How early should I arrive for my first appointment?
Please arrive 15 minutes early to complete New Patient paperwork.
What do I need to bring to my first appointment?
Please bring the following items with you to your appointment:
-- Identification such as Driver's License, Military ID or State ID
-- Dental Insurance Card (if applicable)
-- Patient Health History information
-- Co-pay for the office visit fee
Our team members look forward to welcoming you and your family to our dental family. We’d love to help you attain a healthy, beautiful smile through comprehensive dental care.
Why should I visit the dentist regularly?
Unfortunately, many people do not visit the dentist on a regular basis. They only may only make an appointment when they have a problem. While these patients may feel they are saving money, it often ends up costing much more in dollars and time. This is due to many dental problems not having any symptoms until they reach the advanced stages of the disease process.
An example of this issue is tooth decay. It is typical to hear, "Nothing hurts - I do not have any dental problems."
However, tooth decay often does not cause any pain until it gets close to the nerve of the actual tooth. It is not uncommon to see a patient with a large cavity who has never felt any pain. The dentist can usually detect a cavity 3-4 years before it develops any symptoms. This early detection can help you prevent root canal treatment.
How do I prevent cavities?
Try to spend at least two to three minutes, twice a day, brushing your teeth. It takes that long to get rid of the bacteria that destroy tooth enamel. Do not brush too hard. It takes very little pressure to remove bacteria and plaque. Floss at least once a day. Flossing is the only way to get bacteria from between your teeth.
Also, be sure to watch the sugar you eat. Sugar is found in a variety of foods, including, but not limited to: candy, fruits, crackers, chips and bread. These are the foods that the bacteria in your mouth like best.
If you are unable to brush after a meal, rinse your mouth with water - which can help to remove food from your teeth. Chewing sugarless gum after a meal can also help.
Be sure to not forget your regular dental visits. Good dental habits will go a long way towards a cavity-free visit!
Why does the dentist take X-rays?
Many diseases of the teeth and surrounding tissues are unable be seen when the dentist examines the mouth. An X-ray examination helps to reveal:
-- small areas of decay between the teeth or below existing restorations (fillings)
-- infections in the bone
-- periodontal (gum) disease
-- abscesses or cysts
-- developmental abnormalities
-- some types of tumors
Finding and treating dental problems at an early stage can save time, money and often unnecessary discomfort. X-rays can detect damage to oral structures not visible during a regular exam. If you have a hidden tumor, X-rays may even help save your life.
I knocked out a tooth. Can it be saved?
Oral injuries can be painful and should be treated by a dentist as soon as possible. If you have knocked out a tooth, these tips may be able to help save it:
-- Rinse, do not scrub, the tooth to remove dirt and/or other debris
-- Place the clean tooth in your mouth between your cheek and gum or under your tongue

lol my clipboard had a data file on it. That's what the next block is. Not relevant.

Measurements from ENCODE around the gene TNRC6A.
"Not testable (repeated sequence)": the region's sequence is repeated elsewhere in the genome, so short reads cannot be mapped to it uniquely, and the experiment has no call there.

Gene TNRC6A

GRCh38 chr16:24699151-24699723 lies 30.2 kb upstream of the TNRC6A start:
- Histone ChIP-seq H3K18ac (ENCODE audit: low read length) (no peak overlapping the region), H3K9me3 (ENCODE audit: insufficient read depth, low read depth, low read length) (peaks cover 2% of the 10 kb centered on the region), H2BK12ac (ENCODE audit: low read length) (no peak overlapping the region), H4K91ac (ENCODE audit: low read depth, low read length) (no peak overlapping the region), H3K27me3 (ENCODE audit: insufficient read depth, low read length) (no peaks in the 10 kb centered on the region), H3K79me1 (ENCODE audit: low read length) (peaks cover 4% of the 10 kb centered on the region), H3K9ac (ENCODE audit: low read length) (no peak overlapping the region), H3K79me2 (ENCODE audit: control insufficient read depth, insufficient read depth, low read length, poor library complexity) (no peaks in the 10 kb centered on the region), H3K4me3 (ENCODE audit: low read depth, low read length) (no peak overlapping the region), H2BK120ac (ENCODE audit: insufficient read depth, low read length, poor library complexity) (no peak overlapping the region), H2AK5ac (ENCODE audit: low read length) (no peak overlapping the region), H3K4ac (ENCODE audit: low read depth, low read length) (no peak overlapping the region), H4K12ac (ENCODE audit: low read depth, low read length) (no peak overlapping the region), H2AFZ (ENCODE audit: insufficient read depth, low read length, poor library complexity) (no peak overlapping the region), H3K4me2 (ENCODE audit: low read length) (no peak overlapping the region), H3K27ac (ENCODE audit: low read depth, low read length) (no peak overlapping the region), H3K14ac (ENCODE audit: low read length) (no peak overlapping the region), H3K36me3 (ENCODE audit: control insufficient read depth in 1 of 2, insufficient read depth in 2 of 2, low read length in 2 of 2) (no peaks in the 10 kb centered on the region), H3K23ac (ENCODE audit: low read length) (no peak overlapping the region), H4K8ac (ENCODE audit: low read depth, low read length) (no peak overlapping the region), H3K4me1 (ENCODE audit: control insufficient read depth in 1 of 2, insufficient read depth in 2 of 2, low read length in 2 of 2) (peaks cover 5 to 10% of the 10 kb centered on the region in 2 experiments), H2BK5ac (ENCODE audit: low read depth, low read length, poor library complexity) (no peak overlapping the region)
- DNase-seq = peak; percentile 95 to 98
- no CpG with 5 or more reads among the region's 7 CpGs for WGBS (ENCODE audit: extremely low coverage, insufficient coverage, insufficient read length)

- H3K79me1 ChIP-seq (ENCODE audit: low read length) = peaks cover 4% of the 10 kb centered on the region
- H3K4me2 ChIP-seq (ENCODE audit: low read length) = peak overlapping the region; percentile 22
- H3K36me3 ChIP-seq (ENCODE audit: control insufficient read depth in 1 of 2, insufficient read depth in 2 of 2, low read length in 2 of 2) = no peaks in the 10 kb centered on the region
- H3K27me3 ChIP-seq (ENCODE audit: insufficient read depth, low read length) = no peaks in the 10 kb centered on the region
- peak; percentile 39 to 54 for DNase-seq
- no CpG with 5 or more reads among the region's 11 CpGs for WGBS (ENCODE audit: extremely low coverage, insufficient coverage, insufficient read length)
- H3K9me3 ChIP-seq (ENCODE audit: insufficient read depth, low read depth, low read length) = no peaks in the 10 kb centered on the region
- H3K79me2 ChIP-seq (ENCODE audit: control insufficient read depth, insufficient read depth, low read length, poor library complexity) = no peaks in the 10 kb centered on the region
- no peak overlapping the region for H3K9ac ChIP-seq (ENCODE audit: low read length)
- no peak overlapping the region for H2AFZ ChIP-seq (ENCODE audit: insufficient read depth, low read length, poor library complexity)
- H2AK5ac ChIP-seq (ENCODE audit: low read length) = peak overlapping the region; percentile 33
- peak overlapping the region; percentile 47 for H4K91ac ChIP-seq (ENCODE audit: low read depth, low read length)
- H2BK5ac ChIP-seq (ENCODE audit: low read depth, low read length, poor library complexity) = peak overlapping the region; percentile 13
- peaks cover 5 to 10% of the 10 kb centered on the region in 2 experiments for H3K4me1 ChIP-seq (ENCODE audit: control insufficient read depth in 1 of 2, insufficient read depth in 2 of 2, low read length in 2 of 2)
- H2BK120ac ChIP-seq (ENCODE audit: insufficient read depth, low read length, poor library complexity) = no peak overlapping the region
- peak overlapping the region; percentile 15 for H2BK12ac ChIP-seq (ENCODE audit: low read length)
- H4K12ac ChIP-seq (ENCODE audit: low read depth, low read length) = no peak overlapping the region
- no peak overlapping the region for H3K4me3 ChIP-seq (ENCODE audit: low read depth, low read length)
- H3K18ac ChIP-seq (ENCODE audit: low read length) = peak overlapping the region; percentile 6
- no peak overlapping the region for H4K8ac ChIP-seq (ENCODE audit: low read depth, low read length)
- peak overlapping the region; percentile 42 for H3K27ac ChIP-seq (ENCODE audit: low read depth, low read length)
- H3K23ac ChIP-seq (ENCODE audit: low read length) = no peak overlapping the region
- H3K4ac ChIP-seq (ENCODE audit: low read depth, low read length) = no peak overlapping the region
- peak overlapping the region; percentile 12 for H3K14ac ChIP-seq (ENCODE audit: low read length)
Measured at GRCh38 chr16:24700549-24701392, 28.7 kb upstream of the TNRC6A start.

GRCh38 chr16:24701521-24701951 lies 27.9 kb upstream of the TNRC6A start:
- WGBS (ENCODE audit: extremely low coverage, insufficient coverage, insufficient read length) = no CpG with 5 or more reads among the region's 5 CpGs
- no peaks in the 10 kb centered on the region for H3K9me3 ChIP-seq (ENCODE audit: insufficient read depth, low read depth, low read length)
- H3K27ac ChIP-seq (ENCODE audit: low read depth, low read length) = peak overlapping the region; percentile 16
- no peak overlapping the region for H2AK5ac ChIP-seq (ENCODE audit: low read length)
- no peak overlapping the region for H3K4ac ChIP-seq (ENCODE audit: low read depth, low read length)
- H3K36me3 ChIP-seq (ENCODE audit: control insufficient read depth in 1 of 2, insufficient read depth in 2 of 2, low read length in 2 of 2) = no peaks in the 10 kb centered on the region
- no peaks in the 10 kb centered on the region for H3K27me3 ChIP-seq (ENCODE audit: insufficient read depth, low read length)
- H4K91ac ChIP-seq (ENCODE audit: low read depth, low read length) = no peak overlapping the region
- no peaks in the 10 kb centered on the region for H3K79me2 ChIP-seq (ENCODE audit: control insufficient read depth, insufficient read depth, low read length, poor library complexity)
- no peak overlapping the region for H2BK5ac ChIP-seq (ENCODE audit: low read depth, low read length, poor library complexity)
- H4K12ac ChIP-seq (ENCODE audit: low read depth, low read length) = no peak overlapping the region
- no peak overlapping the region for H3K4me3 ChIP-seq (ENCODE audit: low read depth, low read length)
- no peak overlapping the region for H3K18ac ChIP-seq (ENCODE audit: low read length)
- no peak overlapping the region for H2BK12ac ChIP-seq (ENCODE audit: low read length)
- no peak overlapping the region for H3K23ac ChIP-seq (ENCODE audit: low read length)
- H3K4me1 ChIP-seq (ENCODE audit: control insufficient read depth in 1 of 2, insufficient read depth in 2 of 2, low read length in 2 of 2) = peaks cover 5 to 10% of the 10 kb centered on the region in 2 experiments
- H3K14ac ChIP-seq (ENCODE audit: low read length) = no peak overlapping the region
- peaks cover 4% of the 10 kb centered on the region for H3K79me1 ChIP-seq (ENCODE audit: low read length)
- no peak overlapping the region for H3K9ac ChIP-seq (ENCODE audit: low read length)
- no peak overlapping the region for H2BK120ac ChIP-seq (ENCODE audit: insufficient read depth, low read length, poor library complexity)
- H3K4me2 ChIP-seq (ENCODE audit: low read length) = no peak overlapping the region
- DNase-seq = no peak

-- Do not attempt to replace the tooth into the socket as this could cause further damage
-- Get to the dentist. Successful re-implantation is possible only when treatment is performed promptly
-- If it is not possible to store the tooth in the mouth of the injured person, wrap the tooth in a clean cloth or gauze and immerse it in milk.
What is periodontal disease?
Periodontal disease is inflammation and infection of the gums and supporting bone structure, If left untreated, periodontal disease can cause permanent jaw bone destruction and possible tooth loss. Untreated periodontal disease has been linked to increased risk for conditions such as heart disease, stroke, low birth weight in babies, pre-term delivery, respiratory disease, and prostate cancer. An advanced stage of periodontal disease exhibits inflamed gums pulling away from your bone and teeth. Other signs of periodontal disease include:
-- Bad breath
-- Red or swollen gums
-- Loose teeth or teeth that have moved
-- Sensitive teeth
-- Pus coming from around the teeth
-- Pain when chewing
-- Tender gums
-- Bleeding gums
Is smokeless tobacco harmful?
Smokeless tobacco may be smokeless, but it isn't harmless. These are some of the potential hazards:
-- A sore that does not heal
-- A lump or white patch
-- A prolonged sore throat
-- Difficulty in chewing
-- Restricted movement of the tongue or jaw
-- A feeling of something in the throat
Pain is rarely an early symptom. All tobacco users need to see their dentist regularly.
Does Dr. Stanaland treat pediatric patients?
Yes, Dr. Stanaland treats patients of all ages. The American Academy of Pediatric Dentistry (AAPD) recommends children begin seeing a dentist by the age of 1 or within six months after the first tooth erupts. Primary teeth typically begin growing in around 6 months of age.
Is there a prescription or rinse I can use instead of brushing or flossing?
Unfortunately, oral bacteria live within a film we call plaque. The best and time-proven method for removing plaque is, and this should be no surprise, brushing and flossing. Any rinse or chemical that would be strong enough to disrupt the film of plaque would also permanently damage teeth and gums.